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The Surrey Wine Cellar, A Passion For Good Wine

Surrey Wine Cellar Services

So much more than an Online Wine Store

Wine Club
Wine List
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Monthly Wine Subscription.

Join us as we share new wine selections tailored to each of our customer’s unique tastes each month.

Hand picked by our wine experts for your enjoyment. Every bottle of wine has been carefully selected by us through a meticulous tasting process. SWC has a wealth of experience, having selected wine for some of the most prestigious establishments in the world. We ensure that only the very best wines find themselves to you. Hassle-free and without breaking the bank.

Monthly Taste Journey Options

Join us as we share new wine selections tailored to each of our customer’s unique tastes each month.
Developing
£50p/m
Selection for wine lovers looking for good wines
Seasoned
£100p/m
A selection for more experienced enthusiasts
Oenophilia
£150p/m
Only the highest quality hand picked wines

SWC Wine Newsletter.

Join the SWC Wine Newsletter and we will work with you to choose the best wines tailored to you.

Reasons to join taste journey.

  • A standing order for a case of wine delivered direct to your door on a weekly, monthly or quarterly basis.
  • The opportunity for you to set your own budget and tell us about your wine preferences.
  • The benefit, if you wish, of us choosing some excellent wines for you based on your preferences.
  • A 10% discount on every order that you place.




What’s a Good Wine?

A good wine is, above all, a wine that you like enough to drink, because the whole purpose of a wine is to give pleasure to those who drink it. After that, how good a wine is depends on how it measures up to a set of (more or less) agreed-upon standards of performance established by experienced, trained experts. These standards involve mysterious concepts like balance, length, depth, complexity, finish, and trueness to type (typicity in Winespeak).

The three words sweetness, acidity, and tannin represent three of the major components (parts) of wine. The fourth is alcohol. Besides being one of the reasons we often want to drink a glass of wine in the first place, alcohol is an important player in wine quality.

Balance is the relationship of these four components to one another. A wine is balanced when nothing sticks out, such as harsh tannin or too much sweetness, as you taste the wine. Most wines are balanced to most people. But if you have any pet peeves about food — if you really hate anything tart, for example, or if you never eat sweets — you might perceive some wines to be unbalanced. If you perceive them to be unbalanced, then they are unbalanced for you. (Professional tasters know their own idiosyncrasies and adjust for them when they judge wine.)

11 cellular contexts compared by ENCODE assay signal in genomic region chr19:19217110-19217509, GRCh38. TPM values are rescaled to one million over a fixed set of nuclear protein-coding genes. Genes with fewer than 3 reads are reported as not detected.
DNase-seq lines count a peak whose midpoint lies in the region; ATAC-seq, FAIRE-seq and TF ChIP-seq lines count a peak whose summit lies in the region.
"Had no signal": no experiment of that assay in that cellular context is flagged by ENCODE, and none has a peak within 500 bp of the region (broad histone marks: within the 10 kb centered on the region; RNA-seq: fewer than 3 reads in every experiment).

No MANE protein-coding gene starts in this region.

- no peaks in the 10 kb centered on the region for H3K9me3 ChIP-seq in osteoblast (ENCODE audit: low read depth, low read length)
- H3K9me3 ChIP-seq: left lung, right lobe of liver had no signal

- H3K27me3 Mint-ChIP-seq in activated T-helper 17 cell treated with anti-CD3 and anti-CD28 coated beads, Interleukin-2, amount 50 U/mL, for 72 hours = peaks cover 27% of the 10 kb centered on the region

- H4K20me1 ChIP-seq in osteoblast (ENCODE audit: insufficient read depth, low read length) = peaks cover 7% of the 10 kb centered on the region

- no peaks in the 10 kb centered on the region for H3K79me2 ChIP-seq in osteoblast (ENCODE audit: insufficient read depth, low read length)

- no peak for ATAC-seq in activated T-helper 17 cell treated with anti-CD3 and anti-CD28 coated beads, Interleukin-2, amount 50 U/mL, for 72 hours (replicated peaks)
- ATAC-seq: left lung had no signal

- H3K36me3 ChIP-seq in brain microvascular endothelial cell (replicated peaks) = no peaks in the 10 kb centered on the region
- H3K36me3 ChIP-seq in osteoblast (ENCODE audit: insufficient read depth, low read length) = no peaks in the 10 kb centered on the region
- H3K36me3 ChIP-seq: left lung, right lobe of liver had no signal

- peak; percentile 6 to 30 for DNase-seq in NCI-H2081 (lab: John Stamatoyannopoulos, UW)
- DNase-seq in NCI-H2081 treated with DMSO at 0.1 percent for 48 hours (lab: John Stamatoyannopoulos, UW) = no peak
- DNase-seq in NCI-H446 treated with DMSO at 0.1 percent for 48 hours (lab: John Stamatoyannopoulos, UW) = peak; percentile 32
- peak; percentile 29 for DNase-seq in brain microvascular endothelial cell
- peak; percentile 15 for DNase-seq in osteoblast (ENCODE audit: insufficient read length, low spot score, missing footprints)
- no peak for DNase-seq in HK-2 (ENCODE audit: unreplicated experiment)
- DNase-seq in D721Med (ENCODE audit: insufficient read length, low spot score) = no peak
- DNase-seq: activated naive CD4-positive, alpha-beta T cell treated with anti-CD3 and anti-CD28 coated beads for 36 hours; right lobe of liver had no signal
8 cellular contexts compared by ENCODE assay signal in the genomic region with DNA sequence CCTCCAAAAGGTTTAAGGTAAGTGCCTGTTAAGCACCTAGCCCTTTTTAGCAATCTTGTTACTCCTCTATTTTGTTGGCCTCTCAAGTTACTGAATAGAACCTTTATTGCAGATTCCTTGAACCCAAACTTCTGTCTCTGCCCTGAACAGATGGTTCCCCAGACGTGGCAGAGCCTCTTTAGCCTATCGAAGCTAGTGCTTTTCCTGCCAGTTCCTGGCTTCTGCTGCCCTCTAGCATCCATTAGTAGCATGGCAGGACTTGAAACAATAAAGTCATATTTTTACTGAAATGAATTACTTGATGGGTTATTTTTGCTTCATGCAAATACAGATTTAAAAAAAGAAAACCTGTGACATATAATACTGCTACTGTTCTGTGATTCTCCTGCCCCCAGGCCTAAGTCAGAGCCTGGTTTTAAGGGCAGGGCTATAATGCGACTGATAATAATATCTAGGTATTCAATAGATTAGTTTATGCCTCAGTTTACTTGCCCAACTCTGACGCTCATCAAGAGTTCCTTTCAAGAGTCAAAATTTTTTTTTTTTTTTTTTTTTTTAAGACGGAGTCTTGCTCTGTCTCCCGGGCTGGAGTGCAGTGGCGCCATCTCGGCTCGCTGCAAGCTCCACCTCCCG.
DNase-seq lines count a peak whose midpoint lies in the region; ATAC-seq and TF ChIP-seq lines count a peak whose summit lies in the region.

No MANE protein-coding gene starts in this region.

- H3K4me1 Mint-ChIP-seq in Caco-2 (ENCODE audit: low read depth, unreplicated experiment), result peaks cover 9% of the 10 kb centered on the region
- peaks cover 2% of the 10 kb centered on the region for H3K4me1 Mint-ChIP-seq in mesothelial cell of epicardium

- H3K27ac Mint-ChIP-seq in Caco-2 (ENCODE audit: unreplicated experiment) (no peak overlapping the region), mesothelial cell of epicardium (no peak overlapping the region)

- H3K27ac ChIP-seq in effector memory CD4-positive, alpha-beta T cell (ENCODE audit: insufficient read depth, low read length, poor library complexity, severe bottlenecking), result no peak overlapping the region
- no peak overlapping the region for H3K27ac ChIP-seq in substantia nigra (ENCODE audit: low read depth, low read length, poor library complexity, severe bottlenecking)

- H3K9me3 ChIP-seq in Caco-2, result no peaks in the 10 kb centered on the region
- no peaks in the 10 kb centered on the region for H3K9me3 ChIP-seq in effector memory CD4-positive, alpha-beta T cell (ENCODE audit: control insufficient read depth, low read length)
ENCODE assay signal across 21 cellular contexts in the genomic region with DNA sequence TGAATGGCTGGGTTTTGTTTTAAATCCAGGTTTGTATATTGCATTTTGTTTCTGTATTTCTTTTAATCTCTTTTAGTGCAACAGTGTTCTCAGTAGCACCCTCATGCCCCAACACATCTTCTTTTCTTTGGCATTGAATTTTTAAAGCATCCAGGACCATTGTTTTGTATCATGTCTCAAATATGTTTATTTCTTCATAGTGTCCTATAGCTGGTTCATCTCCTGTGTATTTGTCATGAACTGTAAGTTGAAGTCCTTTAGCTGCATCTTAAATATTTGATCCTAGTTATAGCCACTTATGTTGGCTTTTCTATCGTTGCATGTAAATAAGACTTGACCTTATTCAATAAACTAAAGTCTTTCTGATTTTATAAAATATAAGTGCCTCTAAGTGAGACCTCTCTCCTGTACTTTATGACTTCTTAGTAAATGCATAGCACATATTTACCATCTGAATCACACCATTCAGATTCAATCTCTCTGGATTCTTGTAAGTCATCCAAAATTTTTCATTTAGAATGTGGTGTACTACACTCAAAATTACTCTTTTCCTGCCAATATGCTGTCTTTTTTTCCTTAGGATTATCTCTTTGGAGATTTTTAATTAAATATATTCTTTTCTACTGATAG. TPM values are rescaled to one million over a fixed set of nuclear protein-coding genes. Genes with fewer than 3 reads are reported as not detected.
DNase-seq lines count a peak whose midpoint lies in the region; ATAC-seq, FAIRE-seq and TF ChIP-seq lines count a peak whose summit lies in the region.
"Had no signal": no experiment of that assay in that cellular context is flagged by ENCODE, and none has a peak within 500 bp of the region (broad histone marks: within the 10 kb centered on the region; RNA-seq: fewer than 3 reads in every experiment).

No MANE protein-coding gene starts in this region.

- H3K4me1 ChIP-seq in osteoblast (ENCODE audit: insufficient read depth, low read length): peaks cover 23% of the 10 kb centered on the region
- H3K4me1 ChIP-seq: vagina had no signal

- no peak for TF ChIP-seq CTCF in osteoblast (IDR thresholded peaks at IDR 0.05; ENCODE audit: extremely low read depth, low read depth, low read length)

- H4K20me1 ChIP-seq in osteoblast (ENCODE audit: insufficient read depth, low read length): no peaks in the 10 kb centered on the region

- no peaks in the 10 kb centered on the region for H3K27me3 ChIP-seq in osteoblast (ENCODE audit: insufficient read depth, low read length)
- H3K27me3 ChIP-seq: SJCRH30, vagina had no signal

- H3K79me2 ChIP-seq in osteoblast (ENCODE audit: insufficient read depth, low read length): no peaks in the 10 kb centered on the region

Wine Tastes Are a Journey

Taste is personal. Literally! The perception of the basic tastes on the tongue varies from one person to the next. Research has proven that some people have more taste buds than others, and are, therefore, more sensitive to characteristics such as sourness or bitterness in food and beverages. The most sensitive tasters are called, somewhat misleadingly, supertasters — not because they’re more expert, but because they perceive sensations such as bitterness more acutely. If you find diet sodas very bitter, or if you need to add a lot of sugar to your coffee to make it palatable, you might fall into this category — and you, therefore, might find many red wines unpleasant, even if other people consider them great.

We offer a monthly subscription where our wine experts hand pick wines for you and allow you to try new wine experiences without the hassle of researching each bottle yourself.

Frequently Asked Wine Questions

Should I Let Wine Breathe?

Some wine drinkers declare that a red wine should be allowed to ‘breathe’ in the bottle before it is poured. Frankly, this doesn’t do much to improve the wine.